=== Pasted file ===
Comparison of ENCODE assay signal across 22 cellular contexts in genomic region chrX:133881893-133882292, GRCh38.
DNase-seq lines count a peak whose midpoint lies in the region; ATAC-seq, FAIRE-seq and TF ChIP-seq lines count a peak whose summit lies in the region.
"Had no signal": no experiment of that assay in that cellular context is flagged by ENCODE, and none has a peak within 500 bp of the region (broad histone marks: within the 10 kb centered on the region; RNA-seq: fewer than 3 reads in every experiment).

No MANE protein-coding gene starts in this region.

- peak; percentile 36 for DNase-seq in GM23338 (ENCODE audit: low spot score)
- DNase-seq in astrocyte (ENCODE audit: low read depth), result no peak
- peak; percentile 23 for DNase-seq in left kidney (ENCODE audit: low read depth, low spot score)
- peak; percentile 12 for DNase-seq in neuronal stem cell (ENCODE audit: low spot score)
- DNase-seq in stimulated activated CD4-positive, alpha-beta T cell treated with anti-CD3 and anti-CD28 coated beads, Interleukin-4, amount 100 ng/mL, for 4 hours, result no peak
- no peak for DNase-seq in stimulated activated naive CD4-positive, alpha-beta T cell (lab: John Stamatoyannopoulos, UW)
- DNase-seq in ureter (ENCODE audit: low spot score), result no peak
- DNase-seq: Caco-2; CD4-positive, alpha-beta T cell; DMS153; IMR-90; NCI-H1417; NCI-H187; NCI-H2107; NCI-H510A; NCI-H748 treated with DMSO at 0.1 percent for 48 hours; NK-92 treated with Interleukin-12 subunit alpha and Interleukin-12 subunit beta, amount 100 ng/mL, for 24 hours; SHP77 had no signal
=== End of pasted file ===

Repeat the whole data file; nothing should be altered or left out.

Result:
Comparison of ENCODE assay signal across 22 cellular contexts in genomic region chrX:133881893-133882292, GRCh38.
DNase-seq lines count a peak whose midpoint lies in the region; ATAC-seq, FAIRE-seq and TF ChIP-seq lines count a peak whose summit lies in the region.
"Had no signal": no experiment of that assay in that cellular context is flagged by ENCODE, and none has a peak within 500 bp of the region (broad histone marks: within the 10 kb centered on the region; RNA-seq: fewer than 3 reads in every experiment).

No MANE protein-coding gene starts in this region.

- peak; percentile 36 for DNase-seq in GM23338 (ENCODE audit: low spot score)
- DNase-seq in astrocyte (ENCODE audit: low read depth), result no peak
- peak; percentile 23 for DNase-seq in left kidney (ENCODE audit: low read depth, low spot score)
- peak; percentile 12 for DNase-seq in neuronal stem cell (ENCODE audit: low spot score)
- DNase-seq in stimulated activated CD4-positive, alpha-beta T cell treated with anti-CD3 and anti-CD28 coated beads, Interleukin-4, amount 100 ng/mL, for 4 hours, result no peak
- no peak for DNase-seq in stimulated activated naive CD4-positive, alpha-beta T cell (lab: John Stamatoyannopoulos, UW)
- DNase-seq in ureter (ENCODE audit: low spot score), result no peak
- DNase-seq: Caco-2; CD4-positive, alpha-beta T cell; DMS153; IMR-90; NCI-H1417; NCI-H187; NCI-H2107; NCI-H510A; NCI-H748 treated with DMSO at 0.1 percent for 48 hours; NK-92 treated with Interleukin-12 subunit alpha and Interleukin-12 subunit beta, amount 100 ng/mL, for 24 hours; SHP77 had no signal